erations, and as the children of (ames and Jean were h. there we assume
that the parents d. tliere. The children as recorded in an old family hil)le
handed down from father to son were born as follows:

1. Jean Milligan-, daughter of James' and Jean (libson, b. in Whiteyard on
Monday morning at 5 o'clock, Nov. 24, 17SS. Issue.

2. James Milligan-, son of James' and Jean Oibson, b. at Whiteyard, Thurs-
day morning at 5 o'clock, April 2, 1790; d. May 2, 1869, and was interred
in the C'olvand churchyard.

3. John Milligan-, son of James' and Jean (iibson, b. at Whiteyard, hum
frieshire, Sunday morning at 10 o'clock, I'eb. 26, 1792.

4. Jannett Milligan-, daughter of James' and Jean (iibson, b. at Whiteyard,
Dumfrieshire, Saturday morning at 4 o'clock, April 27, 1793.

5. Mary Milligan-, daughter of James' and Jean Gibson, b. in Whiteyard,
I)umfrieshire, on Monday morning at 5 o'clock, January 1795.

6. John Milligan'-, son of James' and Jean Gibson, b. in Whiteyard, Dum-
frieshire, on Tuesday night at 11 o'clock, Nov. 1796.

7. Betty Milligan-, daughter of James' and Jean Gibson, was b. in White-
yard, Dumfrieshire, on Tuesday night at 11 o'clock, Sept. 5, 179S.

8. William Milligan-, son of James' and Jean Gibson, was b. in Whiteyard,
Dumfrieshire, on Saturday night at 9 o'clock, Aug. 16, 1800. In time he
went to South Africa and settled on a farm near Bloemfontein, and eventu-
ally d. there.

9. Betty Milligan', daughter of James' and Jean Gibson, b. in Whiteyard,
Dumfrieshire, Tuesday morning at i o'clock, Feb. 9, 1804; was m. to a
farmer named Haliday, and lived at the lianks farm near I'ulbeaton, Sta-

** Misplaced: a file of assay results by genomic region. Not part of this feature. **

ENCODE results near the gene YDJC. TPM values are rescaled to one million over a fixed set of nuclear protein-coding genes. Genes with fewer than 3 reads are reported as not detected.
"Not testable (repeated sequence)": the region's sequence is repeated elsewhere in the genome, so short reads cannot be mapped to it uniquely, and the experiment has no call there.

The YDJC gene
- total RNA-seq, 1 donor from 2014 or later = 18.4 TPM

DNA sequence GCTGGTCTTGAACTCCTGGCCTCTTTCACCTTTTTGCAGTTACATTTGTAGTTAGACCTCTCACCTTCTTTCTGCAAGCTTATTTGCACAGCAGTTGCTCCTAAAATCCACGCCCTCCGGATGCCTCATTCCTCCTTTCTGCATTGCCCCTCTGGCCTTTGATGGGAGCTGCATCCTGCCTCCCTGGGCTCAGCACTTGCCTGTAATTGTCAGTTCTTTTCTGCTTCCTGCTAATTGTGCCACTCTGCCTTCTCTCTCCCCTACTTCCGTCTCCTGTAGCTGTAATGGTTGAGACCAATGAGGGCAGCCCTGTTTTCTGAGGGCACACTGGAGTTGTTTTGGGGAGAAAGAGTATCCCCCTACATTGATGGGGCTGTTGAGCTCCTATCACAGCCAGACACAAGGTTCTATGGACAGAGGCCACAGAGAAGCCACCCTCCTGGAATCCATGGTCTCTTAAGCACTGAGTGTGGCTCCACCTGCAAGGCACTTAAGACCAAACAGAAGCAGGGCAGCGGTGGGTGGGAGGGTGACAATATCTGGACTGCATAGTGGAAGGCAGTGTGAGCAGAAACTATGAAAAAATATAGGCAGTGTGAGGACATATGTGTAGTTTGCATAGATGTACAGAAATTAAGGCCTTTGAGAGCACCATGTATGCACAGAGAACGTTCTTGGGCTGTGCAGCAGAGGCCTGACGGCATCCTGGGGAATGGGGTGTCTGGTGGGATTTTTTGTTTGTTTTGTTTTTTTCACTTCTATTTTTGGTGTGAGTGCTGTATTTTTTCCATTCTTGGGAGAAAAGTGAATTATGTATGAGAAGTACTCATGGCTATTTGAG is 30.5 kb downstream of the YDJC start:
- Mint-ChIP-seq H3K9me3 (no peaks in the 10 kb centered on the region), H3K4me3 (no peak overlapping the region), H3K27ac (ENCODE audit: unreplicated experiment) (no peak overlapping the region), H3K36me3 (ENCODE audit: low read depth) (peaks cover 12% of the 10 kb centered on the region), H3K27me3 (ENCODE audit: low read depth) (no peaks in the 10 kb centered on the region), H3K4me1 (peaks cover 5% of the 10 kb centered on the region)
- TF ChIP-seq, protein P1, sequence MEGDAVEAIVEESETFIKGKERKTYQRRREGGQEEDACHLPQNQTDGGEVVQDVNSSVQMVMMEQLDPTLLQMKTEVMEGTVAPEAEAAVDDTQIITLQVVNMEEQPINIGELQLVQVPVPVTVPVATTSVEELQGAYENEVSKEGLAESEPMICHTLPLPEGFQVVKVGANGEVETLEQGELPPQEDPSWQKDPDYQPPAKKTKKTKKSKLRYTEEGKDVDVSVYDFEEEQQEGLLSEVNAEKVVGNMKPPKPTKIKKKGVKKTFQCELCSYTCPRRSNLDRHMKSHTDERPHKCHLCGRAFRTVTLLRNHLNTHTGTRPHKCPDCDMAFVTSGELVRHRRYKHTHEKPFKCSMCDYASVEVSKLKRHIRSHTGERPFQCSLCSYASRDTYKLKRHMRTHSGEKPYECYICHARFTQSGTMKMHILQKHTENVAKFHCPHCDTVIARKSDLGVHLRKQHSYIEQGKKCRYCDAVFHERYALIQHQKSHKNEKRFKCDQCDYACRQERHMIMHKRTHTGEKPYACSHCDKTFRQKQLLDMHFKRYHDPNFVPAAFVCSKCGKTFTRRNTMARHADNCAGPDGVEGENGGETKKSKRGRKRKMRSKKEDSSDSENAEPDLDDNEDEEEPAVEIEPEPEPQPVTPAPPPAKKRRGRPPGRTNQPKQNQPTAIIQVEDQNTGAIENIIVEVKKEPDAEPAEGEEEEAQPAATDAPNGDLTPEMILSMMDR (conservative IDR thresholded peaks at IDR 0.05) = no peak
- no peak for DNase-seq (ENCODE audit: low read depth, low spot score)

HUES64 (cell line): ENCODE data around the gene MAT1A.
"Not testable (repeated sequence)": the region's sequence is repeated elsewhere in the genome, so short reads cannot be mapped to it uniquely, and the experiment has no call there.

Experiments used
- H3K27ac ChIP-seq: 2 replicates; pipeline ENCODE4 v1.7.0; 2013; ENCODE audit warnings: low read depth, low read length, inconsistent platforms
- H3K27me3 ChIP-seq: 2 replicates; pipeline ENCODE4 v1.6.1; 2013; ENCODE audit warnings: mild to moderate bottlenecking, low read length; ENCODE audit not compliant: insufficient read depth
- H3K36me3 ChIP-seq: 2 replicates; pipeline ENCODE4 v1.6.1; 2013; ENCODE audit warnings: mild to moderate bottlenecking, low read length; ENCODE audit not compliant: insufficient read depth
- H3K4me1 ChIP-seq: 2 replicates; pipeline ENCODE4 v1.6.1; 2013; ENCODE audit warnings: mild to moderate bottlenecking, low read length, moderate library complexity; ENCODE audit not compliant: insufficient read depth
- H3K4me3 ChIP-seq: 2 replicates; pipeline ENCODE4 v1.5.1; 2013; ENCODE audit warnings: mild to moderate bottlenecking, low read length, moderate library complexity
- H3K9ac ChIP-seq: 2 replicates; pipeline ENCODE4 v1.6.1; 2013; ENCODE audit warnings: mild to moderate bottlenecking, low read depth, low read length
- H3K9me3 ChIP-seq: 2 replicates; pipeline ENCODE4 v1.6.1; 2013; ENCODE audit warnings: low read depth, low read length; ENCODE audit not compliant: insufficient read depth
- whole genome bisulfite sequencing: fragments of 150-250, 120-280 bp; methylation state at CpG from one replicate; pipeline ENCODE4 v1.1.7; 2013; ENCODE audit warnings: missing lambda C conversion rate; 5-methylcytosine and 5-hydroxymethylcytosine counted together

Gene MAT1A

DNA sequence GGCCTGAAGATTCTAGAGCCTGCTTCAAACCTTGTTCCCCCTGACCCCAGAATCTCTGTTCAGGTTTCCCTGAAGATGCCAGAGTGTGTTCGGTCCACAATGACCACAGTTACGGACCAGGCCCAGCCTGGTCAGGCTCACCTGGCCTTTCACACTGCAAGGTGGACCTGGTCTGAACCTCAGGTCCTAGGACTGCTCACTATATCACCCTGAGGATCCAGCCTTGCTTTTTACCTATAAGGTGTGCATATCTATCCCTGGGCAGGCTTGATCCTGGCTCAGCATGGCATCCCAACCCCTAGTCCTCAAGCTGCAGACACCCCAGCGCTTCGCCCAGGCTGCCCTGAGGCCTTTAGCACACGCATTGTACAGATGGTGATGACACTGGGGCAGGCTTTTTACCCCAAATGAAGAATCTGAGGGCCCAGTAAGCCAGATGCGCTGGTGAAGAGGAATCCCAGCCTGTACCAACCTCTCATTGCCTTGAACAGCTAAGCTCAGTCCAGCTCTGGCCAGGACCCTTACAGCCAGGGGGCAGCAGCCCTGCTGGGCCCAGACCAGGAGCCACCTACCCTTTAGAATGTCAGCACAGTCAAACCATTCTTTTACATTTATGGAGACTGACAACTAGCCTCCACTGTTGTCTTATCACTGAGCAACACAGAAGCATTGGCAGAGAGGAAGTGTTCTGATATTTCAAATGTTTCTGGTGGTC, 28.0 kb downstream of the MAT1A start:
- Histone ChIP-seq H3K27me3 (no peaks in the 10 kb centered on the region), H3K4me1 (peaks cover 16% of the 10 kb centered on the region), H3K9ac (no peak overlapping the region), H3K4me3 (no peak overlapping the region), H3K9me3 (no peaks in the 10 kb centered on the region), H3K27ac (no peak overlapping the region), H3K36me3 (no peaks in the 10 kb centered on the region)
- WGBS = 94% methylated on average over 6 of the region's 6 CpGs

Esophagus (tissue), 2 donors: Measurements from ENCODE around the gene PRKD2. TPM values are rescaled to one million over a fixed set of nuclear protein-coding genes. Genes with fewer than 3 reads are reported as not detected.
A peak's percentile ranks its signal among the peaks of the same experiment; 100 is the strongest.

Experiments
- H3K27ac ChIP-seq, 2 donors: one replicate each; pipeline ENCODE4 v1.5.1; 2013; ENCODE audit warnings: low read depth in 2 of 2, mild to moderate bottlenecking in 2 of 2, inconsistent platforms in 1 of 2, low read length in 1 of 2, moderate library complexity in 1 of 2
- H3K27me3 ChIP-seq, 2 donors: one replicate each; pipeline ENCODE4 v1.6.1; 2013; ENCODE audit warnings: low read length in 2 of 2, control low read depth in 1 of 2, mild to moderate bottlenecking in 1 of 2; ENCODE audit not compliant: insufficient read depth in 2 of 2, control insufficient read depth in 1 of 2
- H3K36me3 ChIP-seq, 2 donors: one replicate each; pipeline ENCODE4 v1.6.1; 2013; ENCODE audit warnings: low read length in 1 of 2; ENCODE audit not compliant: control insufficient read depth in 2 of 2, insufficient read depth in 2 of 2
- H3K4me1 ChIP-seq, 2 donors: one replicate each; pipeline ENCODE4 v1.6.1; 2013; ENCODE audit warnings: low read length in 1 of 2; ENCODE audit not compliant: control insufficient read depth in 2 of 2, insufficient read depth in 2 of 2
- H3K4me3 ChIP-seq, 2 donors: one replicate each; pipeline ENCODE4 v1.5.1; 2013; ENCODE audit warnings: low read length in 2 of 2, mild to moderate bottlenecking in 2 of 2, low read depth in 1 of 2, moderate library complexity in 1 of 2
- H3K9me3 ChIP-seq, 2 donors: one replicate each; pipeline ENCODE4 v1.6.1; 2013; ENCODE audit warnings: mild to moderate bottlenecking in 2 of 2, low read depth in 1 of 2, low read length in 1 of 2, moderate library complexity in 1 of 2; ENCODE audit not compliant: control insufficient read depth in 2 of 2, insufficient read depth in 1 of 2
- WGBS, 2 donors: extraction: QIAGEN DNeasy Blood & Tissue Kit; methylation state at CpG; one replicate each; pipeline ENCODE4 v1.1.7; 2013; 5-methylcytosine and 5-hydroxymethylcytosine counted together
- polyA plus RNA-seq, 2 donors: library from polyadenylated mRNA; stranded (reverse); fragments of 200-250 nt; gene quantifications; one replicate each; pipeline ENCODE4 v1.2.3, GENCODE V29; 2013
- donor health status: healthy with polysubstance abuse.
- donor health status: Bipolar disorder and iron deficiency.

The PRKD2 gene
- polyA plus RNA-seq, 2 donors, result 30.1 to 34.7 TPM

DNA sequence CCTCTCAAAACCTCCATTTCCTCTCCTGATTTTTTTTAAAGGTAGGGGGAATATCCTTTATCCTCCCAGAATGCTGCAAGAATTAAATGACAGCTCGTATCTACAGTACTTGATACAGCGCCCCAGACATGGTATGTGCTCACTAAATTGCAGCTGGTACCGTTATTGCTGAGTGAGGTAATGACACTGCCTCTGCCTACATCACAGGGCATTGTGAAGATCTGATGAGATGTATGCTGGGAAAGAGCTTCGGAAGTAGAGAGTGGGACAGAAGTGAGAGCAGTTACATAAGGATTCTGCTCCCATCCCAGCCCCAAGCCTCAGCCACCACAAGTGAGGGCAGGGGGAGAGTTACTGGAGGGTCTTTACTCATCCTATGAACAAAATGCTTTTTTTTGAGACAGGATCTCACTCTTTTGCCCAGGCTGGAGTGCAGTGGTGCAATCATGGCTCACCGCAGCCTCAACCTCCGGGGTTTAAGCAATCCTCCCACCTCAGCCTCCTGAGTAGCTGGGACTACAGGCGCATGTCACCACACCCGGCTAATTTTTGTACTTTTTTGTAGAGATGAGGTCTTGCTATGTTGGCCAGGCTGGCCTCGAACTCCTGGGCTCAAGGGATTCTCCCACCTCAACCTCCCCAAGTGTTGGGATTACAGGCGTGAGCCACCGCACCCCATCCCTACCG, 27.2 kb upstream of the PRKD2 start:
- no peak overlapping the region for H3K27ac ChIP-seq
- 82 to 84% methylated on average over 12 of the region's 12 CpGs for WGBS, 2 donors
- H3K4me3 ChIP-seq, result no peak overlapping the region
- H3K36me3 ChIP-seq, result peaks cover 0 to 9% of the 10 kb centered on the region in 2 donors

tion, Dumfries. She d. at an advanced age, leaving a son.

James Milligan-, son of James' and Jean Gibson, b. in Whiteyard, Dumfrie-
shire, April 2, 1790; m. Eliza , and lived in the parish of St. i'aul's,

Bristol, England, where he d. May 2, 1869, and was buried in Colvend
churchyard. Children as follows :

1. James MiIligan^ b. in St. Paul's, Bristol, Eng., Oct. 29, 1833, w-as a
draper in that town and left some property for his widow and children.
He d. in 1876. Only one of his children, a widow, Ifaniit Bi/isf, survives,
but there are four grandchildren, by name Milligan, living in Portsmouth.

2. William Milligan^ b. in St, James parish, Liverpool, Dec. 28. 18^,4:
bapt. in same parish, March 19, 1835 ; dec.


3. Jane Milligan'', b. June 7, 1836, at Lenicock, St. Foxteth Park, Liver-
pool ; bapt. in St. James church, Sept. 4, 1836.

4. William Milligan'', b. Nov. 17, 1S37, at Lenicock, St. Foxteth Park,
Liverpool; bapt. in the East Iron church, June 24, 1839 ; d. Dec. 25, 1884,
and was buried in Portsmouth. Eliza his wife, b. at 6, Spring Vale Ter-
race, Liverpool, Sept. 28, 1843, was bapt. in St. James parish church, Nov.

9. 1843, and d. Oct. t, 1855. Mr. Milligan was a draper doing business at
I'ortsmouth and Brighton, and acquired considerable property which was
left for his wife and children. He was twice m., his second wife being
Margaret Binst who now lives with her children, removed to London in
1895. They have a large house which is rented for a boarding house, where
three daughters and the son James reside.

5. John Milligan^, b. May 31, 1845, at Spring Vale Terrace, Liverpool;
bapt. June 26, 1845, at the Scotch church Liverpool; dec.

6. John Milligan^, b. Nov. 26, 1848, at 31 Castle Street, Liverpool; dec.

7. Jane Milligan^ b. Dec. 17, 1852, at Castle Douglas, Kirkcudbrightshire,
Scotland; bapt. Jan. 2, 1853, at Kelton church. He d. Oct. 1885.


1. Eliza Milligan, b. in Kent Street, Portsea, Portsmouth, Hampshire, Sept.